7. Protection Training
Protection training teaches dogs to be great guard dogs and protectors. The dog will need to have certain natural traits that work with such a job, including courageousness, being suspicious of strangers, confidence, and even some independence. Some breeds are better suited for protection training than others, including Doberman Pinschers, Great Danes, Rottweilers, and Bull Mastiffs.
If you’re a hunter of certain game, a retrieving dog can be invaluable. Once you bring down a duck, rabbit, or similar game, the dog can chase it down or swim out and retrieve it, depending on the circumstances. Retrieving takes a lot of very specific training and certain breeds are best for this task, including Golden and Labrador Retrievers. The dog can’t bite or attempt to eat the animal. It must be gentle with its mouth, and if you’re hunting waterfowl, it often has to swim out to retrieve the downed bird.
They say you can’t teach an old dog new tricks, but it really depends on the dog and the trainer. With the right skills and approach, you can train dogs of any age to perform all sorts of tasks. Dogs can be trained for very specific skills that make them excellent helpers in a wide range of fields.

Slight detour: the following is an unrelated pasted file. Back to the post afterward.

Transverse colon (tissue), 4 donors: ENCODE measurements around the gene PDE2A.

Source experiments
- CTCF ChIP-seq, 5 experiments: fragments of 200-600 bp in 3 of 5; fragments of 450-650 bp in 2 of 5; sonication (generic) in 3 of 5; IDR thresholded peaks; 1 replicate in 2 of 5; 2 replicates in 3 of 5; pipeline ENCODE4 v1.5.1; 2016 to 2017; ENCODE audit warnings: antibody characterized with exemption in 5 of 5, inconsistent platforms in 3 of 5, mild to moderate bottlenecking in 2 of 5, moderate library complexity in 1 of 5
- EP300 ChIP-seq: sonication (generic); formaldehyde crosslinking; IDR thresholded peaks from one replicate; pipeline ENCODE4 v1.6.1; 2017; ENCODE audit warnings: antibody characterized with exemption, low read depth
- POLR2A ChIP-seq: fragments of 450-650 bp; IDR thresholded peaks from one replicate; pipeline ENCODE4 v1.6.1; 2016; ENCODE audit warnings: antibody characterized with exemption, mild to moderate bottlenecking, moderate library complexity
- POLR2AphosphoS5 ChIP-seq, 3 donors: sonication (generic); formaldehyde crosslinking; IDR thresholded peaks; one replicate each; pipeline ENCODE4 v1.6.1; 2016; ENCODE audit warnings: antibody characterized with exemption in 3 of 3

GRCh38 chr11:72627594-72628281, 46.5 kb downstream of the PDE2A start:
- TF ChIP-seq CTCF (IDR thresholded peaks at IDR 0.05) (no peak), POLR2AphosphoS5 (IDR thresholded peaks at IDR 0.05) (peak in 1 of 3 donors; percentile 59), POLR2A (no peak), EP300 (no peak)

We’ve covered eight types of specialized training that dogs can undergo, including learning to retrieve, learning to protect, or learning to run agility courses. Some of these are great for a pastime, others allow dogs to help people in important ways. It all goes to show just how strong the connection is between humans and dogs after millennia of side-by-side evolution together.
Featured Image Credit: Lois McCleary, Shutterstock
An avid outdoorsman, Dean spends much of his time adventuring through the diverse terrain of the southwest United States with his closest companion, his dog, Gohan. He gains experience on a full-time journey of exploration. For Dean, few passions lie closer to his heart than learning. An apt researcher and reader, he loves to investigate interesting topics such as history, economics, relationships, pets, politics, and more.